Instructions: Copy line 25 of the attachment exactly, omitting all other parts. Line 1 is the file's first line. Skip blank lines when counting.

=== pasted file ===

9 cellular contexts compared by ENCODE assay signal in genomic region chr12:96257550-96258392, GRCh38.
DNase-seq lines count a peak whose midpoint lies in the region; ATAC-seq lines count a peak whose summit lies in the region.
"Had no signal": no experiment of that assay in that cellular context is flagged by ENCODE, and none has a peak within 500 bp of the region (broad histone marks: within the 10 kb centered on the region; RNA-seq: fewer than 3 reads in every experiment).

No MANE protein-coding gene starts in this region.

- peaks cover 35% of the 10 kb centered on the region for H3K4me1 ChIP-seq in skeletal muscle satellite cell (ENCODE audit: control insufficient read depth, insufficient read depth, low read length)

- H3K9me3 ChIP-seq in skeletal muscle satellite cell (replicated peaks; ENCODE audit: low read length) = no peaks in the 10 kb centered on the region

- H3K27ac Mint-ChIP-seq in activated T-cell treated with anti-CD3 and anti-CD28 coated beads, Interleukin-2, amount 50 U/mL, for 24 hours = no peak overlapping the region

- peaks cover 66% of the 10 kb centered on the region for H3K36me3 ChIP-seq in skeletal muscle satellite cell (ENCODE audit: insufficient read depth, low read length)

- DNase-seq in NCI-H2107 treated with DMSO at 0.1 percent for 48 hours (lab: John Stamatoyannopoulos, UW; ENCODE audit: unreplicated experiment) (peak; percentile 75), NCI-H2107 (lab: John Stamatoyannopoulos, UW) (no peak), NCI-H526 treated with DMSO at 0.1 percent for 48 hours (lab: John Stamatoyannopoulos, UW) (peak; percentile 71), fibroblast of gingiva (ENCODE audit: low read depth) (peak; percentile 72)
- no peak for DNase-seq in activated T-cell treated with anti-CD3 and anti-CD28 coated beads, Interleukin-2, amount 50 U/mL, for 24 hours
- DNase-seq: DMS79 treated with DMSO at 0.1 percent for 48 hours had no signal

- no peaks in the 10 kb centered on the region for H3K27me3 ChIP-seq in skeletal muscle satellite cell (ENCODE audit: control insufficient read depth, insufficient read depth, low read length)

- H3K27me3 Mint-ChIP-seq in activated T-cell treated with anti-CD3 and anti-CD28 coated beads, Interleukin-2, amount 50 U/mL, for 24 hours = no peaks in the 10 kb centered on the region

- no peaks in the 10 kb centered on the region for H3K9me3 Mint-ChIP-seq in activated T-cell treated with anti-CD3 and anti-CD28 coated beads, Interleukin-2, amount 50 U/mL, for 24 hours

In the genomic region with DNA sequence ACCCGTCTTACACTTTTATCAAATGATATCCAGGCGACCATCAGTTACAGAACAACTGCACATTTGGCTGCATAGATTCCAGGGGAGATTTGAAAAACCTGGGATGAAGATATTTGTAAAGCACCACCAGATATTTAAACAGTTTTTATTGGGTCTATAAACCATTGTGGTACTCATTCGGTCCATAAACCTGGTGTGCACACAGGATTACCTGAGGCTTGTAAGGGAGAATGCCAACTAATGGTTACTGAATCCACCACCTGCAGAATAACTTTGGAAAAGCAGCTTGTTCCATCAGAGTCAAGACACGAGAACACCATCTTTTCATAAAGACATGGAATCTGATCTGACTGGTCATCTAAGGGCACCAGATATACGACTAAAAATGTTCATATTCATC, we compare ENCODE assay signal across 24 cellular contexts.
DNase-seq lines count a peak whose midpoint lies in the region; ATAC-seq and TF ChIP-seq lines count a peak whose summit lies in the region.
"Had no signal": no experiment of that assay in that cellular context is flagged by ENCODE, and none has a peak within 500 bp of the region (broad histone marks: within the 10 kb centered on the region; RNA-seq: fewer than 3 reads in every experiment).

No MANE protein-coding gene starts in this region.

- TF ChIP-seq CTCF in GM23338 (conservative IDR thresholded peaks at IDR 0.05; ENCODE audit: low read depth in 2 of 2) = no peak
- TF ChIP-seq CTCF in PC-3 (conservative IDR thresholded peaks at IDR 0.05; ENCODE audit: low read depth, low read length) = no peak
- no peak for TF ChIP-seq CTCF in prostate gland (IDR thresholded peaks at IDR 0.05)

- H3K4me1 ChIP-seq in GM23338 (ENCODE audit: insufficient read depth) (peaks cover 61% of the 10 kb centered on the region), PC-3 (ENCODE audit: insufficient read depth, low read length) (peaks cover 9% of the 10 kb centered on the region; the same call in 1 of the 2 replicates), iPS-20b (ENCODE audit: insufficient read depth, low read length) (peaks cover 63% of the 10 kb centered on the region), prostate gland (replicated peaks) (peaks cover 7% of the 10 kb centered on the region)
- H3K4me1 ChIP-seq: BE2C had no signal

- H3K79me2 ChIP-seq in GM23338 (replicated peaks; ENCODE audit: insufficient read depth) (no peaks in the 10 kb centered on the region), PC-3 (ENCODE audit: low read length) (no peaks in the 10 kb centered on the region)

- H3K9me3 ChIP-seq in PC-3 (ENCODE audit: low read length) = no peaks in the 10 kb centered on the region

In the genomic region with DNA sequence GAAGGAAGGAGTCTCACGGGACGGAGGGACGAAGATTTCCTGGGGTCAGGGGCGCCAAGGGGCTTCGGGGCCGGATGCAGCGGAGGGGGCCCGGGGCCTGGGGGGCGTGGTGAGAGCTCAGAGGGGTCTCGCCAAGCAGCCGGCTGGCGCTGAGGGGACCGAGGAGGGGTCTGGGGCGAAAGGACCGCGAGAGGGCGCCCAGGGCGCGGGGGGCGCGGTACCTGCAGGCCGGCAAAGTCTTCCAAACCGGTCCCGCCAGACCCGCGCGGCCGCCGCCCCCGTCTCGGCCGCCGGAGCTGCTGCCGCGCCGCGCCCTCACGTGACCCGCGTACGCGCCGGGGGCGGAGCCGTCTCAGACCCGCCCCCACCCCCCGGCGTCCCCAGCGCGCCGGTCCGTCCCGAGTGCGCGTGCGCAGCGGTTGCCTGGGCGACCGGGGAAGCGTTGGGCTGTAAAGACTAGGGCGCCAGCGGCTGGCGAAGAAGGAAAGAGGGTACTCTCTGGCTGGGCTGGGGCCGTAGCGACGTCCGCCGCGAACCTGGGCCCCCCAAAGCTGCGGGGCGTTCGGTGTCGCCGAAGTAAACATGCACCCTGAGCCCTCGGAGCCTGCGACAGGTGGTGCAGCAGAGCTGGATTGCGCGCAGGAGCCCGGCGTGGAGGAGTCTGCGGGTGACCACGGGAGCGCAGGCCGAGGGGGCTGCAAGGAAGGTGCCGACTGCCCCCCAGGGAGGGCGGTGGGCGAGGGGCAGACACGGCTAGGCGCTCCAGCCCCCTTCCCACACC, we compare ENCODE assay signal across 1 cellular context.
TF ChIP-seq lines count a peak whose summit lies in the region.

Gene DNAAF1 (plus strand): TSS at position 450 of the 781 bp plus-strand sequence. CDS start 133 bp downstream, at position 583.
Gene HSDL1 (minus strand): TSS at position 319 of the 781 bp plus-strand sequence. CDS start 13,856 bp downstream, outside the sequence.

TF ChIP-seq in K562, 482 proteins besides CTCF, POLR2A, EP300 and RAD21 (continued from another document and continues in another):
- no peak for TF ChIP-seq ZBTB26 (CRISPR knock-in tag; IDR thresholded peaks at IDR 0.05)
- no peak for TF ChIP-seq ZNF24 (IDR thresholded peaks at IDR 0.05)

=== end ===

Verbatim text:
- H3K9me3 ChIP-seq in PC-3 (ENCODE audit: low read length) = no peaks in the 10 kb centered on the region